Zanotti observes the Great Comets of 1744 & 1769

COMETS. Zanotti, Eustachio (1709-1782)

Osservazioni sopra la Cometa dell’ anno MDCCXLIV fatte nella Specula dell’ Istituto delle Scienze di Bologna nè mesi di Gennajo, Febbrajo, e Marzo da Eustachio Zanotti, ... e da Petronio Mateucci.

Bologna: Stamperia di Lelio dalla Volpe, 1744


Quarto: 24 x 17.5 cm. 16 pp. with one folding engraved plate (bound with:) 

Eustachio Zanotti. De cometa anni 1769. Sermo habitus in Academia Bononiensis Scientiarum Instituti die XXIII. Novembre ab Eustachio Zanotto ... 

Bologna, Typis Laelii a Vulpe, 1770 

Quarto: 8 pp. 24 x 17.5 cm.

FIRST EDITIONS. Disbound and stab-stitched. Both works in fine condition with broad margins. The plate is in equally fine shape. Very rare. Three copies of the first work located in North America (Yale, NY Public, Adler Planetarium) and no copies of the second.

Two rare works by the versatile observer and director of Bologna observatory, Eustachio Zanotti (1709-1782), regarding the great comets of 1744 and 1769, and with an engraved plate of the 1744 comet.

The Great Comet of 1744 (C/1743 X1), also called Comet Klinkenberg-Chéseaux, was discovered in November 1743 and was so bright that it became visible to the naked eye for several months in 1744. It was first observed on 6 January between the constellations of Pegasus and Andromeda. It achieved an estimated magnitude of -7 in February. The engraved plate shows the path of the comet, as observed from Bologna, from January 8th to March 4th, passing from Andromeda, through Pegasus, and into Aquarius. Zanotti records that this comet was the largest and brightest of those that he had observed in recent years (1737, 1739, 1742, 1743), which made it possible to observe its passage by day along its meridian and even when at conjunction with the Sun.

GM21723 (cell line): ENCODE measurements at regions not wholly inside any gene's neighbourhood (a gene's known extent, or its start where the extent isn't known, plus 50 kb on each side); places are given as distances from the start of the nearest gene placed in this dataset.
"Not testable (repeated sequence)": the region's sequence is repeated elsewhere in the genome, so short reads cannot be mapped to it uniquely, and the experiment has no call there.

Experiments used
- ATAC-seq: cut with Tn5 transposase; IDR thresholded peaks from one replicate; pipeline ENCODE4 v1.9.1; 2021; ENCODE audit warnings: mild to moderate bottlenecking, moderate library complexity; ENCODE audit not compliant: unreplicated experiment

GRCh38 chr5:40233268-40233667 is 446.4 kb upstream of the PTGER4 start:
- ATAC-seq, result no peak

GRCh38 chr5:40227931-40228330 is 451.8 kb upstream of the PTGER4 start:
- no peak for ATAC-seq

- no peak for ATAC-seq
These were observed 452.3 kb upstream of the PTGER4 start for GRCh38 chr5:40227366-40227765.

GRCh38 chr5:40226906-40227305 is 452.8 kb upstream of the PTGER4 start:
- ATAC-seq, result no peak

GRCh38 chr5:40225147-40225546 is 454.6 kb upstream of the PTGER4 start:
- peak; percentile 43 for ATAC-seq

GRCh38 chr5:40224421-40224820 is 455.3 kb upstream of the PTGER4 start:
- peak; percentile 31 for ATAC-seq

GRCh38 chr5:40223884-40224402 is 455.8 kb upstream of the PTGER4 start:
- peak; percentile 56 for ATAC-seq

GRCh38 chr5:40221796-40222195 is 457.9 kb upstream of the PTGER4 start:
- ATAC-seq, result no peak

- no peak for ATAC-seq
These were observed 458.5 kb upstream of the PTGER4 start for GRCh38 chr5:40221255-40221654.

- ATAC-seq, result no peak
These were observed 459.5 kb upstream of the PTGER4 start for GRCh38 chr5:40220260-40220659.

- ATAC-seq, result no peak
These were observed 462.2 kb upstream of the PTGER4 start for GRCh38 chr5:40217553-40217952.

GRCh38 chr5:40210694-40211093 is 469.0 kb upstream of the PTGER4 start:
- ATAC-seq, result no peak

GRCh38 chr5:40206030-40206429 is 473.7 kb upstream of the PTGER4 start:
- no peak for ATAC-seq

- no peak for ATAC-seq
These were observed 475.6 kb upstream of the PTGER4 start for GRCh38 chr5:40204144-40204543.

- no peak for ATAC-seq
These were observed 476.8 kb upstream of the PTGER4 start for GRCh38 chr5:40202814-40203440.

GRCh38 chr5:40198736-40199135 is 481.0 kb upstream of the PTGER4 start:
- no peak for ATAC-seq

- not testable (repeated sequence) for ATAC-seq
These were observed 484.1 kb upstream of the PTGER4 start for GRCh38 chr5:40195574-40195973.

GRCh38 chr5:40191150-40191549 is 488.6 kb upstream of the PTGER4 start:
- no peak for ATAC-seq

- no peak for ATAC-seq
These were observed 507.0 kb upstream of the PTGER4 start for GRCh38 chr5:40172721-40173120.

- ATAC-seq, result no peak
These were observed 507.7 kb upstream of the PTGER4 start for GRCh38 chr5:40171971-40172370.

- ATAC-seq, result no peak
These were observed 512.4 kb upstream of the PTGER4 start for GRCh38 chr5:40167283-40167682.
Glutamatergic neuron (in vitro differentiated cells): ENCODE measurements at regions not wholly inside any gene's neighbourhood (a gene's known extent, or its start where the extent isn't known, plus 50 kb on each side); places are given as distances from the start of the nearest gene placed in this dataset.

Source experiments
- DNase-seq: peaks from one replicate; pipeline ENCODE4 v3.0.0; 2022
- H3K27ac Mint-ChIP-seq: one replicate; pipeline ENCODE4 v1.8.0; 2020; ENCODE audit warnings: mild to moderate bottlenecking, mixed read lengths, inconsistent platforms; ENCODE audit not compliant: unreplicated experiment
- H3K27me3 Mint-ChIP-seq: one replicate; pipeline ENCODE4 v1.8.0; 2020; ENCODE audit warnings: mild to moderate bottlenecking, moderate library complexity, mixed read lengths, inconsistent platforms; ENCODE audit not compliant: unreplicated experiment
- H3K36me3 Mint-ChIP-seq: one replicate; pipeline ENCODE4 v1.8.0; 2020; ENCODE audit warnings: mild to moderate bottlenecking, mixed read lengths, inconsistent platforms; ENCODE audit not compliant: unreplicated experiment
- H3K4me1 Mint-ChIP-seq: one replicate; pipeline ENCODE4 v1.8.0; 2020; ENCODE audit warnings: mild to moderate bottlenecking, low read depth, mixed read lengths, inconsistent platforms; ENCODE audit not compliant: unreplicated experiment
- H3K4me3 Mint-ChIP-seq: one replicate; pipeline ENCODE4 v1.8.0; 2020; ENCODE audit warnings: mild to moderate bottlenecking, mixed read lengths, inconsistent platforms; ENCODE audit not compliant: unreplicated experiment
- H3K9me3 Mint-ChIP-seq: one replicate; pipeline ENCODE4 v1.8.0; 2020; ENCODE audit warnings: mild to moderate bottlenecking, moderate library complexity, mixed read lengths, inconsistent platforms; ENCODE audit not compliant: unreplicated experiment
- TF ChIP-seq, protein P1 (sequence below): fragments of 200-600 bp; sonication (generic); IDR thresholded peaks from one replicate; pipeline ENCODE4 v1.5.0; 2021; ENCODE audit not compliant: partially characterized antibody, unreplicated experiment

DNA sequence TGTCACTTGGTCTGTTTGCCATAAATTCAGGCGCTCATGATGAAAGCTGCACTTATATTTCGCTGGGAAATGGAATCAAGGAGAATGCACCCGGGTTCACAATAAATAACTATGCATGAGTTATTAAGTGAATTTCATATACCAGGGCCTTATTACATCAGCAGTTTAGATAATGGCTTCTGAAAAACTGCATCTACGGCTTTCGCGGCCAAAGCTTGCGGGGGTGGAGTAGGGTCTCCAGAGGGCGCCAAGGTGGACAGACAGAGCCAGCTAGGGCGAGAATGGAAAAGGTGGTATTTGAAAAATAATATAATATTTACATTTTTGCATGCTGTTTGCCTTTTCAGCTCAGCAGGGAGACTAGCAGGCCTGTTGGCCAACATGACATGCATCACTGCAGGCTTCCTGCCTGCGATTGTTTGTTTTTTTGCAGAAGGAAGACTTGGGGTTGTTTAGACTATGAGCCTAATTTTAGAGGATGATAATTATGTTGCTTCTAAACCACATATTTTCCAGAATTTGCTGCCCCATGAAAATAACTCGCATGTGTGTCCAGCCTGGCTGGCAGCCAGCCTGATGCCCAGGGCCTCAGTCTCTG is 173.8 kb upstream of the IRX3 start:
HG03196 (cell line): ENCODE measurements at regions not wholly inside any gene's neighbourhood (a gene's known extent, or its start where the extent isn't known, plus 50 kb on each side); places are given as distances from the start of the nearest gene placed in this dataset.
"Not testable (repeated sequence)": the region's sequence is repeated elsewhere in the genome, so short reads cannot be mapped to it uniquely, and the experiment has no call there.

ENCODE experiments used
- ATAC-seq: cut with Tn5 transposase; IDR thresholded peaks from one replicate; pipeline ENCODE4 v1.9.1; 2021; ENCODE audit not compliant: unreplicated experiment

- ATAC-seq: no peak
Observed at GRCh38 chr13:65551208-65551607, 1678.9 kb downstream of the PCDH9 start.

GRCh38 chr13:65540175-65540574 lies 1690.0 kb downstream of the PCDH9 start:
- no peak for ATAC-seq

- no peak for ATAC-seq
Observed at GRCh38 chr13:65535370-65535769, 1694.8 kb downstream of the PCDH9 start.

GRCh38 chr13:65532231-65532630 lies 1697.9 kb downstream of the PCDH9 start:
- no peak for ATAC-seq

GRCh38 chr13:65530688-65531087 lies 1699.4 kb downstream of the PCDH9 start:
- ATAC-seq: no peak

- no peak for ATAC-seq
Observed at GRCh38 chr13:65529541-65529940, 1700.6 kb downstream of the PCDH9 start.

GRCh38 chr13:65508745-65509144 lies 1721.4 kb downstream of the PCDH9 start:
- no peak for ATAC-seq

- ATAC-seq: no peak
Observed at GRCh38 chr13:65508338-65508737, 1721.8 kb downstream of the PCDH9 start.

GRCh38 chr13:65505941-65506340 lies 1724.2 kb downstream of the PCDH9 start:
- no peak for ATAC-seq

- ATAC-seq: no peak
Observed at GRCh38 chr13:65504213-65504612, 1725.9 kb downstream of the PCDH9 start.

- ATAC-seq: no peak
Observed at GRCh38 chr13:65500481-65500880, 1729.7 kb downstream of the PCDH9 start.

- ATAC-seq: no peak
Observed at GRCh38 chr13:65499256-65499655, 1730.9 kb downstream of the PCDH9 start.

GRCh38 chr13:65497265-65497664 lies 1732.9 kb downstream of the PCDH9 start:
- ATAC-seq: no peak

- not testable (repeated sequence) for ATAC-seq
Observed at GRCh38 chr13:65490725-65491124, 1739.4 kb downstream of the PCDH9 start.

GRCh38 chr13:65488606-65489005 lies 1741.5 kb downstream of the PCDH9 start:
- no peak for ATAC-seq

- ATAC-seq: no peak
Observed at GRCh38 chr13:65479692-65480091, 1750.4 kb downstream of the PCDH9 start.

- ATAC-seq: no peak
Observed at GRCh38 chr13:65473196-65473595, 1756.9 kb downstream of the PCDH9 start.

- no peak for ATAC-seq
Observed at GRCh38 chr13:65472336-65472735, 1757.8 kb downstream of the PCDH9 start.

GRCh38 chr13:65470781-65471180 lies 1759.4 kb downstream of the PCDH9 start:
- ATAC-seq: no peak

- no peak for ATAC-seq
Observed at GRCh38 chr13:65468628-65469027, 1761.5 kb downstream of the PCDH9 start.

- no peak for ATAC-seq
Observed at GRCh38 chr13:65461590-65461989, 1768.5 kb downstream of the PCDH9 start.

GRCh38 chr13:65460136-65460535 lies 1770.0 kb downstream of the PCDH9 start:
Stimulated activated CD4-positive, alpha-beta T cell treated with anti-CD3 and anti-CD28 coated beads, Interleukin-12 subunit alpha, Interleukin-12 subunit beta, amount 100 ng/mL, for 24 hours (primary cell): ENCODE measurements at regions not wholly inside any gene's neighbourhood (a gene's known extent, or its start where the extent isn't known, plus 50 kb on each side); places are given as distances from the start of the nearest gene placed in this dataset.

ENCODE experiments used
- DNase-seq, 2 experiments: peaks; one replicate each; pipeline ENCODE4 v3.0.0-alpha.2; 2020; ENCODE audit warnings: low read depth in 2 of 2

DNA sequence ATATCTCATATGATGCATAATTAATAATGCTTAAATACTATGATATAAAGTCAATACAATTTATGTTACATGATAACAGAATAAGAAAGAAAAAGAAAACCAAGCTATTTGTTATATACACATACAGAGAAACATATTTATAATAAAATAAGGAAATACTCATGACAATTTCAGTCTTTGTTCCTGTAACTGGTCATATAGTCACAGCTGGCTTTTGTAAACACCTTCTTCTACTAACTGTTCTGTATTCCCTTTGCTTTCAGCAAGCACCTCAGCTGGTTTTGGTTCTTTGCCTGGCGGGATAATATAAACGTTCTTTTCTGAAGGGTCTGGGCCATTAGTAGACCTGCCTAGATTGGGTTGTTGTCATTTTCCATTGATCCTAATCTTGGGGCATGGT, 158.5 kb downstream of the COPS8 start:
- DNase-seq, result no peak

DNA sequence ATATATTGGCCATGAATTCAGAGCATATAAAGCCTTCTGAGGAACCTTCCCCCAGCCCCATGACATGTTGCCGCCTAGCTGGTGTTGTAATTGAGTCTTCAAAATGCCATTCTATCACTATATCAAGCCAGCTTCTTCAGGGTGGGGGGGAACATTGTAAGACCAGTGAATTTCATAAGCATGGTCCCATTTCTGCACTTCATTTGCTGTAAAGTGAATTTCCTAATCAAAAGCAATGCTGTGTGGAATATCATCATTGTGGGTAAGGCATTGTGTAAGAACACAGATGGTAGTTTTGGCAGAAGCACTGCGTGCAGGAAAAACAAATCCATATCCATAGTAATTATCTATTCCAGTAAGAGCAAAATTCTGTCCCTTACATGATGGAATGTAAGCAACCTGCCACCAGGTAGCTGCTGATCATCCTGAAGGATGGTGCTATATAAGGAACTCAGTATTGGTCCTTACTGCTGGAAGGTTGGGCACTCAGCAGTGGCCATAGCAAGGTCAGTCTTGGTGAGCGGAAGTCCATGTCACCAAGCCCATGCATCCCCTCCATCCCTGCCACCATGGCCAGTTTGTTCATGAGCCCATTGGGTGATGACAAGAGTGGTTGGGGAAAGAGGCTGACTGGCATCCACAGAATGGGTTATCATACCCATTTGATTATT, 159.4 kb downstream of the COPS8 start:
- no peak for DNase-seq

The Great Comet of 1769 (C/1769 P1) was discovered by Charles Messier on 8 August. On August 28th, Zanotti noted a tail length of about 15 degrees (while on August 30th, Captain James Cook, on board the Endeavor in the South pacific, measured the tail at 42 degrees.) Zanotti tells us that he was aided in his observations by Petronio Matteucci (b. 1717), his longtime assistant and collaborator. This would be the last comet observed by Zanotti.

Eustachio Zanotti belonged to a prominent family distinguished in the arts, letters, and sciences. He was educated by the Jesuits and entered the University of Bologna, becoming Eustachio Manfredi’s assistant at the Istituto delle Scienze in 1729. He obtained his first university post in 1738, after presenting his trial lecture on the Newtonian theory of light. In 1739, Zanotti succeeded Manfredi (who died in February) as director of the Institute observatory. 

Zanotti had established a reputation as an astronomer even before Manfredi’s death, through the discovery of two comets, to the second of which (1739) he attributed a parabolic orbit. When Zanotti was appointed director of the Institute, he had at his disposal state-of-the-art instruments, ordered by Manfredi in London and delivered in 1741: a mural quadrant with a radius of 1.2 m., a transit instrument with a focal length of 1 m., a movable quadrant, and a small reflecting telescope built by Jonathan Sisson. With the acquisition of these instruments, Zanotti’s observatory became one of the finest in Europe.

Zanotti’s principal observations and descriptions, including some on occultations of stars by the moon, concern six comets (1737, 1739, 1742, 1743-1744, Halley’s comet of 1758, and 1769), four lunar eclipses (December 1739, January 1740, November 1745, June 1750), three solar eclipses (August 1738, July 1748, January 1750), the aurora borealis (December 1737, March 1739), and transits of Mercury (1743, 1753) and of Venus (1751) on the sun.

Zanotti worked with his assistants Giovanni Angelo Brunelli, who would later become mathematician to the king of Portugal, and Petronio Matteucci, conducting countless observations of the sun, moon, planets, and comets, and compiling a catalog of 446 stars, mostly in the zodiac.

I. Riccardi, Bib Matematica Italiana, Pt. I, vol. 2, col. 652, no. 9; II. col. 656, no. 38